A huge number of LGBTQ members are sex workers. If GLBT doesn’t want the government in their bedrooms, why would it be OK for the government to invade the bedrooms of sex workers and their clients? GLBT individuals should be outraged that sex workers face violence due to stigma and criminalization.
-Bella Robinson, Executive Director – Coyote RI
I have come to the realization that even at my lowest and loneliest hour, I was always a small part of a big movement. Now I grasp the importance of a solidarity that transcends the many stigmatized subsets of industrialized sex, a solidarity that goes beyond gender identity, social class, and color. I challenge all who read this to fight all forms of violence wherever they find it, to strive to better understand the plight of those who are stigmatized, and to persistently look for ways to exist in solidarity with one another.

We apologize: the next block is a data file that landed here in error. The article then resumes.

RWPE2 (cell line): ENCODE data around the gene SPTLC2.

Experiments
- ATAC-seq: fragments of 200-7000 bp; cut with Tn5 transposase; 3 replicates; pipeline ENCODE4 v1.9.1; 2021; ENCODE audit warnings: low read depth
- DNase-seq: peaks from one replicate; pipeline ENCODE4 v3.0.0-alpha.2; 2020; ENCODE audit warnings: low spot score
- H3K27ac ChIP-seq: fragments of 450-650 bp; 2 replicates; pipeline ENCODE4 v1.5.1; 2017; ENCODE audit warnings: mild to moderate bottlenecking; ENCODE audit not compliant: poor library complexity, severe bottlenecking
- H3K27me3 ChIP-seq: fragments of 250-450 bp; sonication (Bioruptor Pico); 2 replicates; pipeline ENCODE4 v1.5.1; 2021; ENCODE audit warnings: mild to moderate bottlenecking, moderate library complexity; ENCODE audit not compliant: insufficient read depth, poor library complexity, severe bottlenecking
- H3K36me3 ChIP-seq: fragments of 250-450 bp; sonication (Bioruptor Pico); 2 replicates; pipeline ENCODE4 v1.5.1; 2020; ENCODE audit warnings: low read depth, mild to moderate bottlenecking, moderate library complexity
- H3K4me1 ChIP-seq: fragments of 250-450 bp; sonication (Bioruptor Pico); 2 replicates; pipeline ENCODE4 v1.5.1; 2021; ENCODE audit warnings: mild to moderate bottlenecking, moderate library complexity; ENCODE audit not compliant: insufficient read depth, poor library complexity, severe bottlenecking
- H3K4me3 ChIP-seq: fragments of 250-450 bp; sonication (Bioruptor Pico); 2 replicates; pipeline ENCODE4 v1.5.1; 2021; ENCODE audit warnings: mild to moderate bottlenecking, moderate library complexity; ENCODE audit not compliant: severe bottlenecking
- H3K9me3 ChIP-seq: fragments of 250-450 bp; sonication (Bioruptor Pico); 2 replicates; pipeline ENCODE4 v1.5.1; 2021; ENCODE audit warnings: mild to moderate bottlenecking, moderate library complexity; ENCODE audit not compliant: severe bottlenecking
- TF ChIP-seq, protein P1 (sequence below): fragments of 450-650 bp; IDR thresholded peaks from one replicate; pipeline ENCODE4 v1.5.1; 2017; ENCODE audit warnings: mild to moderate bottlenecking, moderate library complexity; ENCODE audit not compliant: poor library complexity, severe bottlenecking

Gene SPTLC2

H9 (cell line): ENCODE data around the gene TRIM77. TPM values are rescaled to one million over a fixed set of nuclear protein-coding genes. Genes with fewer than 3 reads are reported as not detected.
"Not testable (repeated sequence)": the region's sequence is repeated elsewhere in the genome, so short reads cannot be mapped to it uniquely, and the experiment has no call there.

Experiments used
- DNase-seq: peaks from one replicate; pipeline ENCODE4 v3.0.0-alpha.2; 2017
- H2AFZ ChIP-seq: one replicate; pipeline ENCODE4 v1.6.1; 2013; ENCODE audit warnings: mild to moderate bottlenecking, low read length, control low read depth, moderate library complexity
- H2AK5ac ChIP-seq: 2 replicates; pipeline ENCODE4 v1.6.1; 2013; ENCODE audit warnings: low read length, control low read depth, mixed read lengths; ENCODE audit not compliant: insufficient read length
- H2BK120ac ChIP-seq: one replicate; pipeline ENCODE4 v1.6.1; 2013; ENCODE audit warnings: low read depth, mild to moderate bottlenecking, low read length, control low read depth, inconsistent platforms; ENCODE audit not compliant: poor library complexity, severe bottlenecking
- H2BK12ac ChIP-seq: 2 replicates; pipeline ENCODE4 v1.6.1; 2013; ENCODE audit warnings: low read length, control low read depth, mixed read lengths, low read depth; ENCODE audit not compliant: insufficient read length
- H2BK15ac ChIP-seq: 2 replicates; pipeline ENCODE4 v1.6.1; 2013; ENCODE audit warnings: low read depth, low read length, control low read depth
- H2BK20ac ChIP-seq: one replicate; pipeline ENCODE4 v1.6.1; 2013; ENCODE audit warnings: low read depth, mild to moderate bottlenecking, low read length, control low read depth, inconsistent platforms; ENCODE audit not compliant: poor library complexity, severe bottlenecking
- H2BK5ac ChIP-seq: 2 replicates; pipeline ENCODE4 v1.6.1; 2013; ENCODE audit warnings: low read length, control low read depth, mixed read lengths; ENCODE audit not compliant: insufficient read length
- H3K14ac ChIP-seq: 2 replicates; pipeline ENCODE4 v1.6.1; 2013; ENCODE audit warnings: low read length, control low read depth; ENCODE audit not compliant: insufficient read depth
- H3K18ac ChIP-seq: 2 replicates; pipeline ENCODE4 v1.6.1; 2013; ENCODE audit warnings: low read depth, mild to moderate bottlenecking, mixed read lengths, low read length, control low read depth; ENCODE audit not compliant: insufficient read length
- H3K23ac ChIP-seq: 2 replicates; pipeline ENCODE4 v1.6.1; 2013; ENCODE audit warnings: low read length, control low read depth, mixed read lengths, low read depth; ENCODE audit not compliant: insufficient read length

-A. Passion, One Black Trans Sex Worker’s December 17th
Trans people’s history is tied up with sex work due to the variety of economic and cultural factors that have often made sex work the most viable option for trans survival. And it’s personal, too—my own history as a trans woman and as a sex worker are connected so closely that I cannot speak about one without the other. So often trans people seeking the supposed safety of respectability try to jettison our connections to prostitution, and while I understand this strategy and the emotions behind it, I can see that this comes at the cost of rejecting sex workers. And that rejection has profound implications for our life chances, which multiply exponentially for many trans sex workers of color.